Viewers around the world were thrilled to see the joint performance of 95-year-old singer Tony Bennett and Lady Gaga.
Tony Bennett has been suffering from dementia in recent years, and it was exciting to see how on stage he was once again able to recognize Lady Gaga during their performance and call her by name.
It was even more exciting to see him filled with joy and a sense of belonging. Despite the memory impairment, when the music began to play, the words returned to him and he moved to the sounds of the music and returned to being the performer he was.
The next day he did not remember the show at all.
This surprises many, but in fact it’s a very familiar phenomenon in the field of music and dementia research. Although the disease is widespread and produces extensive neurological impairment, the ability to remember music, sing and play is maintained even in the advanced stages of the disease. And, along with the music, other memories arise.
Today, there are about 150,000 dementia patients in Israel. Dementia is a collective name for degenerative brain syndrome, with Alzheimer's disease being the most common type of dementia.
It’s a long and continuous process of memory loss, decreased judgment and impaired daily functioning. Even routine activities, such as eating, leaving the house or taking a shower can provoke resistance in Alzheimer's patients, and greatly challenge the caregiver. In addition, one of the major functions impaired in patients is verbal function, and they are left speechless and unable to communicate.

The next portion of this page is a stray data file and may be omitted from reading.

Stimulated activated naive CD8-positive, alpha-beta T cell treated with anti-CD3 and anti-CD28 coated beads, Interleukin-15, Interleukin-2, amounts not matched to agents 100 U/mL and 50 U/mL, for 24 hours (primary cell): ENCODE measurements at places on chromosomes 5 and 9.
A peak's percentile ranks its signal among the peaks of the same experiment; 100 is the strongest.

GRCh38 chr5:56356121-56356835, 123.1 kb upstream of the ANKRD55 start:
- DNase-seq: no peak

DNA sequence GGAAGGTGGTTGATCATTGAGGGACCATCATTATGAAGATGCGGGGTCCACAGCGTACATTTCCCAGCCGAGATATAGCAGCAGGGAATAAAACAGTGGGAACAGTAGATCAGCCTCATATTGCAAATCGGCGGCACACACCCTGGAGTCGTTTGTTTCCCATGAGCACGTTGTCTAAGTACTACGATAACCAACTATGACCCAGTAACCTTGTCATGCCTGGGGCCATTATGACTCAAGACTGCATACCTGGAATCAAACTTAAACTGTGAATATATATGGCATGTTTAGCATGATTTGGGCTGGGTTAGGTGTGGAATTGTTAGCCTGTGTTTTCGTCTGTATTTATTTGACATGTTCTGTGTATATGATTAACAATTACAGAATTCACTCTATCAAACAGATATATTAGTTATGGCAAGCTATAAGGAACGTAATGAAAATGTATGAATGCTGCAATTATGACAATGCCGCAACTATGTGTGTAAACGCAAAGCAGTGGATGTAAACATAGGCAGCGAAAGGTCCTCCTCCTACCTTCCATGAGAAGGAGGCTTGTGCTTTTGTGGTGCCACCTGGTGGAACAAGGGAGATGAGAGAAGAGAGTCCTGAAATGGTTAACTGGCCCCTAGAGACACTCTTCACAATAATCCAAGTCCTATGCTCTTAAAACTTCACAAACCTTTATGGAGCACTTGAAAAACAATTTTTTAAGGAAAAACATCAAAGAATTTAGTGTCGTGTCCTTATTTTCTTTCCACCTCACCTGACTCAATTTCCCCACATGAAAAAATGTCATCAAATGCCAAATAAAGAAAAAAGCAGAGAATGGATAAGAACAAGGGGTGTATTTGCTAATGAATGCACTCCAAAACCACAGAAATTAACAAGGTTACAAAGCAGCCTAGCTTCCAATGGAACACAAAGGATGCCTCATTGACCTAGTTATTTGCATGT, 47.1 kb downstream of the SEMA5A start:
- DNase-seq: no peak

This is where music comes into the picture.
The power of music
In music therapy, the therapist uses the power of music to enable contact and influence a variety of cognitive, emotional and social functions. Research in the field of music therapy in people with dementia has been gaining momentum in the last two decades. Studies indicate the ability of musical intervention to reduce restlessness and depression, elicit a response from a patient in a passive state, encourage memories and allow contact without the use of words.
Music affects people with dementia in two seemingly contradictory avenues: on the one hand, it can soothe, aids in restlessness and reduces resistance to treatment. On the other hand, it can evoke a motor response, memories and contact. Proper use of music and integration into the daily care routine can help alleviate the burden placed on primary caregivers.
Dealing with the disease poses a complex challenge to the patient and his family, which is reflected in a heavy burden on caregivers. Caring for these patients is an intensive, demanding and abrasive task, which often leads to situations of stress, depression and damage to the health and mental state of the caregivers.
Studies in the field have shown that one of the means to alleviate the burden is targeted training, which will make it easier for caregivers to deal with the daily challenges of treatment. Using music and singing as a tool in therapy allows for such an answer.
Various music training programs are being developed around the world for caregivers.